It began with a golden pencil.
The memory is still sharp in my mind, clear as a mountain stream, as if it happened only yesterday and not all that time ago. I was perhaps seven years old and sitting across from my cousin at our nanna’s kitchen table. I remember the sunlight spilling in through the windows, the sound of someone puttering about in the kitchen, the feel and the look of the aged wood beneath my palms. Coloured pencils and textas were scattered everywhere and a heaping mound of scrap paper lay in the table’s centre, primed and ready for whatever we saw fit to make from it.
The gold pencil kept catching my eye. It was so pretty—shiny and metallic, glinting as it caught the light, its tip slender and fine as if it had never been used. It was the only one of its kind. I wanted it. So did my cousin.
We fought over that pencil, I’m sure. We were at that age where if one of us wanted something, the other was sure to want it too, and the possibility of sharing was less than none. As the oldest, it was my stalwart belief that I had the right to the first turn at anything and everything, and so I seized control of the pencil and claimed it for my own.
But what to do with it? The pencil was magical, like a rainbow, or a fairy…or a unicorn. Slowly, an idea coalesced from the fog of my young mind, an idea as golden and magical as the pencil I clutched so very tightly in my right hand.
And so a story called The Unicorn was born…
Now, I’m sure I wrote a story at some point before this. I must have, since story-writing was one of the things we did on occasion at school. But The Unicorn was different. Special. It’s the first story I can remember writing, and the first story I still possess that I wrote of my own accord. I used the hard-won golden pencil to decorate the front cover, and I plucked many sheets from the scrap paper pile to cut up for its pages.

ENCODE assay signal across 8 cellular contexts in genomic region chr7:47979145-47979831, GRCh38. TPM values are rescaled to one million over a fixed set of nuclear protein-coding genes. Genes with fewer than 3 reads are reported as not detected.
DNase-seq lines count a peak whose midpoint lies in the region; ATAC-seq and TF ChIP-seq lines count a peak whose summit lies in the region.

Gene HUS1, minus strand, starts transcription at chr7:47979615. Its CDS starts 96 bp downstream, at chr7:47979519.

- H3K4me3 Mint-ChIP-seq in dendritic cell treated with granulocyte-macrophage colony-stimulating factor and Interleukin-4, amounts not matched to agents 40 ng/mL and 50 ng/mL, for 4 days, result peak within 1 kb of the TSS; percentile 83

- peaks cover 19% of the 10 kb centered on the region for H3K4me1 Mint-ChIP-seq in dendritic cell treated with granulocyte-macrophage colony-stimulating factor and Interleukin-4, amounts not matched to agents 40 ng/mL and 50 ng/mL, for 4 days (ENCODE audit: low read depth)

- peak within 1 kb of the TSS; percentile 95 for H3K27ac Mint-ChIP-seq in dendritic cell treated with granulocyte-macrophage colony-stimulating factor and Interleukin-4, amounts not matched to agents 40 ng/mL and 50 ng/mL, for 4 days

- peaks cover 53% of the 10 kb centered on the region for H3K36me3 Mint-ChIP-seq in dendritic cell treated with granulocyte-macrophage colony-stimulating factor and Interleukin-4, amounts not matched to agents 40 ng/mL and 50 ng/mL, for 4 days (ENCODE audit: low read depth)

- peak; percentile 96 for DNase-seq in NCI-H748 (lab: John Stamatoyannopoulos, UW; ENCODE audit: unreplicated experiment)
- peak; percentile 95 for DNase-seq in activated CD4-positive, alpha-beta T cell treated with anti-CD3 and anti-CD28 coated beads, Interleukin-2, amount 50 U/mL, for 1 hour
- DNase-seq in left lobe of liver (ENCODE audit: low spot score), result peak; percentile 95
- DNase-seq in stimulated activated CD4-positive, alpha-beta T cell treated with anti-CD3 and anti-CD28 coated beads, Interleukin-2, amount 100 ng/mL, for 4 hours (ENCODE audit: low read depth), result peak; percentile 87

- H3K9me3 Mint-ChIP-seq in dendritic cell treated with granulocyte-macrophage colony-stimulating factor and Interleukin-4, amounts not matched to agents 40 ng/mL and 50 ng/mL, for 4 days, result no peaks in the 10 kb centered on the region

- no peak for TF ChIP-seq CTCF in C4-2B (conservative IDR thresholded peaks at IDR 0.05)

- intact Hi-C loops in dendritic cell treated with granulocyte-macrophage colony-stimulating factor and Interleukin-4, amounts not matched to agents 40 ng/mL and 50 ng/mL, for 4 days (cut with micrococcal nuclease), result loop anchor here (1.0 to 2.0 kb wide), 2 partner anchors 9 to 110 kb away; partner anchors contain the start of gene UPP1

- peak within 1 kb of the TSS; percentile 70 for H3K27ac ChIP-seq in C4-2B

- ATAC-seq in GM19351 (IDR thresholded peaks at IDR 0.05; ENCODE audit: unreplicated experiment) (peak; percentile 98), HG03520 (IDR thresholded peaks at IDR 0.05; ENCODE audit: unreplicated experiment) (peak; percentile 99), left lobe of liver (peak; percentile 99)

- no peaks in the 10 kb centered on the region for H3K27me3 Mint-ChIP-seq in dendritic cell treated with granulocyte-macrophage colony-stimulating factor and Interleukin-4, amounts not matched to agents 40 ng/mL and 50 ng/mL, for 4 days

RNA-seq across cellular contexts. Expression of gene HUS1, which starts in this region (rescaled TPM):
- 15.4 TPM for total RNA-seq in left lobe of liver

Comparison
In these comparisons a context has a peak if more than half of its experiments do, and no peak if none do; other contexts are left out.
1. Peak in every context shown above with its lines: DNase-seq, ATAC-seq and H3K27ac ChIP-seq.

The story was not written in one day. Oh no. I recall revisiting it on several occasions when I was at my nanna’s house. The volume grew longer and thicker and increasingly complex until I was compelled to retitle it The Unicorn and her faimily. Yes, I’m aware my spelling left something to be desired.
The Unicorn and her faimily wears its influences on its sleeve. My aunty had been reading me the Harry Potter books, so the main characters were children called James and Lilly. I enjoyed The Faraway Tree series, so James, Lilly and their unicorn friend visited the Land of Take-What-You-Want and the Land of Topsy Turvy. Also, since I was only seven, I couldn’t resist naming the supporting characters after myself, my brother, and my mother’s best friend.
When I eventually brought the story to a close, it was twenty chapters and fifty-eight A5 pages long—an accomplishment I admit I remain rather proud of to this day. The Unicorn and her faimily was my very first “book”…and the last story I finished for a very, very long time.
- Inspiration can come from anywhere. Case in point: a pencil.
- Perseverance pays off. That was something my seven-year-old self must have vaguely understood but I did not come to fully appreciate for at least another decade.
- It’s very easy for your writing to be influenced by what you’re reading. For this reason, I usually don’t write for a few days after finishing a great book, or else I inadvertently start to incorporate the ideas, themes and characters explored in that book.
- My cousin is a much better drawer than me. The Unicorn might have been my idea, but her front cover looked a whole lot better than mine 😛
The story of my writing journey will be continued in PART 2: Descent into despair…